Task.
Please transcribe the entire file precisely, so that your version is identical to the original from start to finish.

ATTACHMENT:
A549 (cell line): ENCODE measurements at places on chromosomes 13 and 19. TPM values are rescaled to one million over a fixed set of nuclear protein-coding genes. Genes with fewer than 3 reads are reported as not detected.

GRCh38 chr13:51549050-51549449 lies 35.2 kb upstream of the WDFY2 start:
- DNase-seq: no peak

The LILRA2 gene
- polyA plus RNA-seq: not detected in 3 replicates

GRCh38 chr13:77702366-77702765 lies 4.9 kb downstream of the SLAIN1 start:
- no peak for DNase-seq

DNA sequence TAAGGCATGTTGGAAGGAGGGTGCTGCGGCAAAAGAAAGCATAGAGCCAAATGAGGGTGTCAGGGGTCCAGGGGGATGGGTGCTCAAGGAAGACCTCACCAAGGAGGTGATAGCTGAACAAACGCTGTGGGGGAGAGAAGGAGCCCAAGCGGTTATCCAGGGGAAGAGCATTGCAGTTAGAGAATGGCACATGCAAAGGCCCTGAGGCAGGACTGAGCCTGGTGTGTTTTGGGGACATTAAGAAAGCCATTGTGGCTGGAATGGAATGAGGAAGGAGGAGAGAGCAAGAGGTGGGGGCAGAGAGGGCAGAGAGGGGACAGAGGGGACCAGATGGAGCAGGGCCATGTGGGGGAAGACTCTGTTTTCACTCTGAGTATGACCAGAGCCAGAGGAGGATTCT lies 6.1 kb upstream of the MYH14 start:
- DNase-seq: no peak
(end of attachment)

A549 (cell line): ENCODE measurements at places on chromosomes 13 and 19. TPM values are rescaled to one million over a fixed set of nuclear protein-coding genes. Genes with fewer than 3 reads are reported as not detected.

GRCh38 chr13:51549050-51549449 lies 35.2 kb upstream of the WDFY2 start:
- DNase-seq: no peak

The LILRA2 gene
- polyA plus RNA-seq: not detected in 3 replicates

GRCh38 chr13:77702366-77702765 lies 4.9 kb downstream of the SLAIN1 start:
- no peak for DNase-seq

DNA sequence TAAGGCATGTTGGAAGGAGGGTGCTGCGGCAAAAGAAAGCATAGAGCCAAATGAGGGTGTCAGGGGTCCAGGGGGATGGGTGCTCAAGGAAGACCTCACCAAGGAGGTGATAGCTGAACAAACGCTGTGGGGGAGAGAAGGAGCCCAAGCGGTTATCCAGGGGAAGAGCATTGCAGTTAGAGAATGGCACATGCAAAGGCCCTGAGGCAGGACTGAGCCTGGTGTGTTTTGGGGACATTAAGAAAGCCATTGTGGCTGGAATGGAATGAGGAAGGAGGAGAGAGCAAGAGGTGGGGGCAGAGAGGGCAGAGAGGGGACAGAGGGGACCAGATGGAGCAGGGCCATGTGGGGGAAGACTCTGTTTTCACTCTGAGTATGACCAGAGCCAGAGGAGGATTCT lies 6.1 kb upstream of the MYH14 start:
- DNase-seq: no peak